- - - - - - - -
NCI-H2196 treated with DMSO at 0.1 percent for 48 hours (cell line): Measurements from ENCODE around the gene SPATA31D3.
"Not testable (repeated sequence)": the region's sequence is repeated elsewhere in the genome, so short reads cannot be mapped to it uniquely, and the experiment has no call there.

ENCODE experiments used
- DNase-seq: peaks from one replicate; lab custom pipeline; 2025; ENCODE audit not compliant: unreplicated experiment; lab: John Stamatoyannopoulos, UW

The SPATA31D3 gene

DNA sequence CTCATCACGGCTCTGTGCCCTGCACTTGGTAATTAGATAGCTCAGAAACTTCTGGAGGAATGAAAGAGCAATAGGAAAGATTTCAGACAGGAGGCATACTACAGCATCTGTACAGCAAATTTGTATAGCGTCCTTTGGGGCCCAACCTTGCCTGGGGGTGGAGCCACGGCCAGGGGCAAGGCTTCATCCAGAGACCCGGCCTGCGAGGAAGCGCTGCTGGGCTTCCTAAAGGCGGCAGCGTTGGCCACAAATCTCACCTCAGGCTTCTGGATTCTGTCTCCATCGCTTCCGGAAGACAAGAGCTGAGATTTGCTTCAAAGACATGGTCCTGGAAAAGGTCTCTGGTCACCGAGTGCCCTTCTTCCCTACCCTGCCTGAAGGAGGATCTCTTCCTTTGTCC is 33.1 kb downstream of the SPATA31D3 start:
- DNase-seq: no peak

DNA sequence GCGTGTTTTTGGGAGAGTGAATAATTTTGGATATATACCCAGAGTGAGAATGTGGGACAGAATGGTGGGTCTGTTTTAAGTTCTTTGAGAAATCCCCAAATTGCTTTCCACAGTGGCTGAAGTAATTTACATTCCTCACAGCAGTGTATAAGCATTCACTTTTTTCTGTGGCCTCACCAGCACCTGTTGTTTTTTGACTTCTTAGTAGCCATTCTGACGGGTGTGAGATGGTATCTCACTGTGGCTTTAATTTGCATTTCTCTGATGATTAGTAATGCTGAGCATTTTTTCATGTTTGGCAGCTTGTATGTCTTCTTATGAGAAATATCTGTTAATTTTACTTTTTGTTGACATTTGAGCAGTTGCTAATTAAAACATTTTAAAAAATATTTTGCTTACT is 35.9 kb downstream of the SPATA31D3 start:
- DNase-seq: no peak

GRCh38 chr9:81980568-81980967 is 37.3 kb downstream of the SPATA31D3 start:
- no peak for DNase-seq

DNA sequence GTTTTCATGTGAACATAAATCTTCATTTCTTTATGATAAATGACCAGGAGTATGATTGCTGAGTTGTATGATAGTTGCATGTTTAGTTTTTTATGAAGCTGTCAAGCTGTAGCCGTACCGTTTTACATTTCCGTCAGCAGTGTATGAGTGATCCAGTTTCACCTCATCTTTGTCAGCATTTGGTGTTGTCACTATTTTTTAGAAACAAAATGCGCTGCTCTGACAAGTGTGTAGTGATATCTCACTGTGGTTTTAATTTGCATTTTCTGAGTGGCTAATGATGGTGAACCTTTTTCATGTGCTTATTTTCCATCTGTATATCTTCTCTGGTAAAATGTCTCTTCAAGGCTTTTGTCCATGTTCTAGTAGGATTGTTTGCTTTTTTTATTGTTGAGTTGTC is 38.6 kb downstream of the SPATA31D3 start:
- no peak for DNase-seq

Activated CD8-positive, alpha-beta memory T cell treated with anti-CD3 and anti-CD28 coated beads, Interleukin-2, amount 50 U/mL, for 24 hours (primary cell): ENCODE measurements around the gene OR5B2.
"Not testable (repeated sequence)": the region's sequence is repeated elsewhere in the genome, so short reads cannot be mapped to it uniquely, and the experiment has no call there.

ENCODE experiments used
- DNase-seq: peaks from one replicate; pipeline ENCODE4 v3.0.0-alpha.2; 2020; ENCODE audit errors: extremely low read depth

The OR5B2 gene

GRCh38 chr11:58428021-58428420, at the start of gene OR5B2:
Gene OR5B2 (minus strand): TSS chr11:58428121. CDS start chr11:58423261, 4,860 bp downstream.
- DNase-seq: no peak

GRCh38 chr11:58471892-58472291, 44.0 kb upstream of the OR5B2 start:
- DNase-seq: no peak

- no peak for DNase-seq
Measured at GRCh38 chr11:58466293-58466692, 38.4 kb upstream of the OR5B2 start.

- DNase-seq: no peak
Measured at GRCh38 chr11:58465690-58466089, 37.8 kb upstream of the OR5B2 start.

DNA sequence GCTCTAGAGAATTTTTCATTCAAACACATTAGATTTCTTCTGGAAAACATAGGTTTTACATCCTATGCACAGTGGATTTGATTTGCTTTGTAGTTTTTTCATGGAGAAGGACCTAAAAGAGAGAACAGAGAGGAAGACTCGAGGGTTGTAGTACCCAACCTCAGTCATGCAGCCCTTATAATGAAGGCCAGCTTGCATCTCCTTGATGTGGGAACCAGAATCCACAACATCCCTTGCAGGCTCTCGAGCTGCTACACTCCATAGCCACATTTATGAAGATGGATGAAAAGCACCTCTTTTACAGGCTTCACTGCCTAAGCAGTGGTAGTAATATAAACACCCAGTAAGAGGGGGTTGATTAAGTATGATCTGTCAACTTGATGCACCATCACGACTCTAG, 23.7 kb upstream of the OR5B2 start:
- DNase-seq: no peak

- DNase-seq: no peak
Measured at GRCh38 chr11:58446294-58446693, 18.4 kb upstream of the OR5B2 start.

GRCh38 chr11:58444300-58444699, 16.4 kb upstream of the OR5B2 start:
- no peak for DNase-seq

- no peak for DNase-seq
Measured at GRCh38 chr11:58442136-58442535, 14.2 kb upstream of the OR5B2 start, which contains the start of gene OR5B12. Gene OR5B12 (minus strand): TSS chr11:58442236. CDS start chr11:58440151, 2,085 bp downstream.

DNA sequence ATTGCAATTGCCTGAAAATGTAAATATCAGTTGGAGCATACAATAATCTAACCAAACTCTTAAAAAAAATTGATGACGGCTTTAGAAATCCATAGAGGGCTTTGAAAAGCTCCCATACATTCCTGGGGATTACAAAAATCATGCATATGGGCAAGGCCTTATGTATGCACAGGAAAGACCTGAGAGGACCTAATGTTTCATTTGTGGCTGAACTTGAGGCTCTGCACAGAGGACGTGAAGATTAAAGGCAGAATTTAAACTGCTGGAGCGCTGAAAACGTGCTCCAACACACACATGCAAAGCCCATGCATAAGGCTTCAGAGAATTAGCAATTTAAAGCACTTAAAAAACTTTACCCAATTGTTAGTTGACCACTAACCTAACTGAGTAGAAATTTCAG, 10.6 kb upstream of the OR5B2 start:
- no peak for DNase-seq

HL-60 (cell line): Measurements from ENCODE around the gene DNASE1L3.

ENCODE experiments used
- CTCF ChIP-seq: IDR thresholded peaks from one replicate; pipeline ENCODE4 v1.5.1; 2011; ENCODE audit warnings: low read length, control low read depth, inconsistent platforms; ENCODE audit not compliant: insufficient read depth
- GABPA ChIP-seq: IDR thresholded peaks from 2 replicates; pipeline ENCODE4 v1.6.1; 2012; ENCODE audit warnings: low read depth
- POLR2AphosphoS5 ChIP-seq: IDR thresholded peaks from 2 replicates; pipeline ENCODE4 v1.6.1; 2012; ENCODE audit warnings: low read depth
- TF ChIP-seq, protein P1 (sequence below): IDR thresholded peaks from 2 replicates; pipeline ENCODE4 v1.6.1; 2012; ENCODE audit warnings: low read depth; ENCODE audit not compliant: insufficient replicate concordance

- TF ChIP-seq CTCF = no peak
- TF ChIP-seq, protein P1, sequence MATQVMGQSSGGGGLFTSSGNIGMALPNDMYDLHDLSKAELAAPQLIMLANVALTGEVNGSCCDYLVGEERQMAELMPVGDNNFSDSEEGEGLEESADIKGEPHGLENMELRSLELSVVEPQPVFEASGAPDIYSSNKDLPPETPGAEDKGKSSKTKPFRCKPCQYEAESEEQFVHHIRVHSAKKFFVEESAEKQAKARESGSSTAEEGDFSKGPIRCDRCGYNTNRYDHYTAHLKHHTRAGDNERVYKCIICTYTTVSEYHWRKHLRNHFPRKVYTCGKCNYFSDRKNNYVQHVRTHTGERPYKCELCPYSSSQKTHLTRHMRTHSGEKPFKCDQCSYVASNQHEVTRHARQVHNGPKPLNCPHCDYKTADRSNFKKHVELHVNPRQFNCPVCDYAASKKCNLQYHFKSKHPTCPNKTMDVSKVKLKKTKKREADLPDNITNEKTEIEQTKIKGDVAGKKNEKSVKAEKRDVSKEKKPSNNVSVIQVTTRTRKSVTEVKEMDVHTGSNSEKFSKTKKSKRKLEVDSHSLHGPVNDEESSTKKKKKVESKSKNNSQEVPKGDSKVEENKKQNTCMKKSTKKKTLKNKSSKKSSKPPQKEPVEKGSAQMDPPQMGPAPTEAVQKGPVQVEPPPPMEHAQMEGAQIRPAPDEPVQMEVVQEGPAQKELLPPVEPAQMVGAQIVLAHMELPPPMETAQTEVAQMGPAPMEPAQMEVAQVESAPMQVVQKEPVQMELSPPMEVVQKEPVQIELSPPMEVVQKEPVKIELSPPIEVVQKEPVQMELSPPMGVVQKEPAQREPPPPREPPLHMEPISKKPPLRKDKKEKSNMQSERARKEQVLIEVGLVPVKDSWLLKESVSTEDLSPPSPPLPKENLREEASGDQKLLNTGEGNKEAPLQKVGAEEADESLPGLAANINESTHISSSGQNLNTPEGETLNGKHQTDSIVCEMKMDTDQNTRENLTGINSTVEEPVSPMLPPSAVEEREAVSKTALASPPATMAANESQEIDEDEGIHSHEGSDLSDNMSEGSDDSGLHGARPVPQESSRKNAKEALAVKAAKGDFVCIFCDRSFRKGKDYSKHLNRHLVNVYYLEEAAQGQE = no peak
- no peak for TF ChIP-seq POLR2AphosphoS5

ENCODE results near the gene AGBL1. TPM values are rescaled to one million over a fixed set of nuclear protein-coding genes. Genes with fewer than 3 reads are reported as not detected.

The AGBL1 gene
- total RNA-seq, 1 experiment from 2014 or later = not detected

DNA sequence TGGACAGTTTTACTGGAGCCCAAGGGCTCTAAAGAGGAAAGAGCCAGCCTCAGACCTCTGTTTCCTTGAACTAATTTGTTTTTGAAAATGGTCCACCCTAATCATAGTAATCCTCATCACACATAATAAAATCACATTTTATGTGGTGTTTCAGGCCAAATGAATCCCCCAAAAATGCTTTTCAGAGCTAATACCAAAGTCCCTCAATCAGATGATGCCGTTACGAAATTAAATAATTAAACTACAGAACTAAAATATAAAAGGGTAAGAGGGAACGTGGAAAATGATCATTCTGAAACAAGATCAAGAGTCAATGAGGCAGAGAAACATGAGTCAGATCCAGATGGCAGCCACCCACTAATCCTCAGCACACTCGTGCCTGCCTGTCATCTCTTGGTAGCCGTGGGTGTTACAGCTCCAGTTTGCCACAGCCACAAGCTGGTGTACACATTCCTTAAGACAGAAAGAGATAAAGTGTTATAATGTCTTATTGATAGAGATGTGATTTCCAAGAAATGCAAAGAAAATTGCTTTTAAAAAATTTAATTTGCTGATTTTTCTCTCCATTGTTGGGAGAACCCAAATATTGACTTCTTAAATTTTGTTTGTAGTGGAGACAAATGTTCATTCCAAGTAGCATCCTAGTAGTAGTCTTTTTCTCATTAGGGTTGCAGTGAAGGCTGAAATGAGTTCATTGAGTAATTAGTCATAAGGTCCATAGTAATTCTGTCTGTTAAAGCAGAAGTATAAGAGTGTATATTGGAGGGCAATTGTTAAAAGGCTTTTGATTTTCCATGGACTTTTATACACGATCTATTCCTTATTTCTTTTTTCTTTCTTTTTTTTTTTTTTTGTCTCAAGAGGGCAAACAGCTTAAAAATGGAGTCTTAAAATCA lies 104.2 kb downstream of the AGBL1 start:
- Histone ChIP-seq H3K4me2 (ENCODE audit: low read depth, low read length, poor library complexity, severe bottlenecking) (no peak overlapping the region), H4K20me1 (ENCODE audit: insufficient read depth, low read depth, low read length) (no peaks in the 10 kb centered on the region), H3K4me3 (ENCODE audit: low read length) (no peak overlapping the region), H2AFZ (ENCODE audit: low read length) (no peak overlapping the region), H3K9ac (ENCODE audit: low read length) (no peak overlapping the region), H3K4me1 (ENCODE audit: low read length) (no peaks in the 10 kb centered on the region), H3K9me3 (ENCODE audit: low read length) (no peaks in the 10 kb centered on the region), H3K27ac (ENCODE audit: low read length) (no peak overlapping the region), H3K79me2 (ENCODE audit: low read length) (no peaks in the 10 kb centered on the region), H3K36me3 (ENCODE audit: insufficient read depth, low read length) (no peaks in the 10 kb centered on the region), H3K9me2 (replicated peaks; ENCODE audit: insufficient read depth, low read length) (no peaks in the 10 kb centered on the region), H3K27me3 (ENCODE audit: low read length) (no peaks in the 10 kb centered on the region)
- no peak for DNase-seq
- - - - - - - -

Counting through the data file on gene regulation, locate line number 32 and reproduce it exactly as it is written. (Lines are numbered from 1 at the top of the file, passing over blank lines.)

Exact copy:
GRCh38 chr11:58444300-58444699, 16.4 kb upstream of the OR5B2 start: